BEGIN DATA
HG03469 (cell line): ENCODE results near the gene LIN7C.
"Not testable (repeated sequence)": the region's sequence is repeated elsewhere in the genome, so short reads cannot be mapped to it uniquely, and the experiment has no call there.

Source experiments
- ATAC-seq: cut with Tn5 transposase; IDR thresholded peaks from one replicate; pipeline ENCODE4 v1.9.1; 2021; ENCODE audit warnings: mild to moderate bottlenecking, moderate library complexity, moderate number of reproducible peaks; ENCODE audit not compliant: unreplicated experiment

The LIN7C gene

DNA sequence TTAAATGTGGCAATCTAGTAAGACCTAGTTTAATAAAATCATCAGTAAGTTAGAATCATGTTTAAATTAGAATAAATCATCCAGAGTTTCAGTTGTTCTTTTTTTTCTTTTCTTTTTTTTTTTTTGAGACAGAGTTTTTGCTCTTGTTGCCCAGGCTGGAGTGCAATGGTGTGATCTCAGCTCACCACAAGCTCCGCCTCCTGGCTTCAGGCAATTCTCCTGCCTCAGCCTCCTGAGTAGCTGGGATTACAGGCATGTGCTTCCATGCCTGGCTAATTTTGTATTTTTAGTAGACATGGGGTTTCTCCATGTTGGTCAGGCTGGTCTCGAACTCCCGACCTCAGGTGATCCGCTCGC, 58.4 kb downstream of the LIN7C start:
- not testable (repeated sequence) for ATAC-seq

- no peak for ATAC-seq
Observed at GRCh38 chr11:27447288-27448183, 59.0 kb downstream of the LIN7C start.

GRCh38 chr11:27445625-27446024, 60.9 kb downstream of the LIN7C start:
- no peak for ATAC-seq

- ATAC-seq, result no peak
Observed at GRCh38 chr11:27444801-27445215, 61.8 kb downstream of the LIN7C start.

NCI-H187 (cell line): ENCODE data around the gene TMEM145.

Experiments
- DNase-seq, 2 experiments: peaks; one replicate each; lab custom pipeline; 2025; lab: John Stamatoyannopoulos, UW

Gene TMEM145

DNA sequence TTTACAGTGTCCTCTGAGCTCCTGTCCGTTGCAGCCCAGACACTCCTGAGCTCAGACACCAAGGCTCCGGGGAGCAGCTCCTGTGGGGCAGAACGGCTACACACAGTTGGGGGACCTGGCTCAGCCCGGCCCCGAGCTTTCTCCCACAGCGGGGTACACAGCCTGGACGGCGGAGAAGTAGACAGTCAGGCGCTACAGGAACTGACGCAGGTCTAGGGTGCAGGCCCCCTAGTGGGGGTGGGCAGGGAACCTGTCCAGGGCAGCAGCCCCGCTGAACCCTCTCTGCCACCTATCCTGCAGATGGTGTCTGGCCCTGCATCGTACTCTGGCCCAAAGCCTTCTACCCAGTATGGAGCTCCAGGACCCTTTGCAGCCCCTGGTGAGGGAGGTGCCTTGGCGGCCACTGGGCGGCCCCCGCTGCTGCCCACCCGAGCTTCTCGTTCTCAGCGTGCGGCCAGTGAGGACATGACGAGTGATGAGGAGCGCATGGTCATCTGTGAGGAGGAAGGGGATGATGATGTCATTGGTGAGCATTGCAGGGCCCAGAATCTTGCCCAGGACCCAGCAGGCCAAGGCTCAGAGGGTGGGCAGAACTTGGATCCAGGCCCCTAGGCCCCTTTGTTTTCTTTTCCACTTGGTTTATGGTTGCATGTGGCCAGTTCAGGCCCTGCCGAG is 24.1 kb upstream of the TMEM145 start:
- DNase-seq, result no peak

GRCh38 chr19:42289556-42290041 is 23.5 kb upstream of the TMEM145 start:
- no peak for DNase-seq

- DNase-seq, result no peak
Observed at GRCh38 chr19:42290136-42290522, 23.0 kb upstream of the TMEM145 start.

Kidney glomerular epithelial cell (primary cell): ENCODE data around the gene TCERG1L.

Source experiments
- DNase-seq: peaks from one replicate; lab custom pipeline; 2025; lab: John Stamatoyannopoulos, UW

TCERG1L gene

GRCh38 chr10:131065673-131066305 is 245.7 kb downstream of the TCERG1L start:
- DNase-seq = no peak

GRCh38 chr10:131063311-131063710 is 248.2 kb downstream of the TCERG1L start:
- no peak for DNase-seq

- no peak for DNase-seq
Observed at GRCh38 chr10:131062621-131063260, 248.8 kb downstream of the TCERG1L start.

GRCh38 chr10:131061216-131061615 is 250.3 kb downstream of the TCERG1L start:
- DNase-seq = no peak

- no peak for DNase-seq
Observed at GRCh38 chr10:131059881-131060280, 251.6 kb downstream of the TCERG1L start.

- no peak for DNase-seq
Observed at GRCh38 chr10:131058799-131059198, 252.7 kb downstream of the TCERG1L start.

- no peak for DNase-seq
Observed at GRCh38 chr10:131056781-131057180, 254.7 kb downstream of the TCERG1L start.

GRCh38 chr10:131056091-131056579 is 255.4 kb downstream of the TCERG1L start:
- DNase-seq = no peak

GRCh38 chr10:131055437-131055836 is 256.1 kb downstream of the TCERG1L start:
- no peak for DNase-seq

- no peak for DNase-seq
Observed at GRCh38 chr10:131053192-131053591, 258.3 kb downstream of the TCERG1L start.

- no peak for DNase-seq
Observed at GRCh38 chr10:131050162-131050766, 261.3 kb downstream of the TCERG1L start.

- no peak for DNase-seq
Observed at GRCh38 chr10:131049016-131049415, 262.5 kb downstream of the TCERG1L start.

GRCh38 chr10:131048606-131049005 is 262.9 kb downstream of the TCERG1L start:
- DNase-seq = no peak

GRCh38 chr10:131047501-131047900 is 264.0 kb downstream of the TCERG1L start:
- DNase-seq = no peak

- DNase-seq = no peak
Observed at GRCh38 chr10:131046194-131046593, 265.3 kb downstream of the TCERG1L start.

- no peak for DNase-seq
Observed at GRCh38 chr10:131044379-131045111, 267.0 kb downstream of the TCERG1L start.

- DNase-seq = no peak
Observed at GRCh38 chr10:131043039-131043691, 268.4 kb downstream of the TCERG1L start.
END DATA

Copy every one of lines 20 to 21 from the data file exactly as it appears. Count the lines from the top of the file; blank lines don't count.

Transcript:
GRCh38 chr19:42289556-42290041 is 23.5 kb upstream of the TMEM145 start:
- no peak for DNase-seq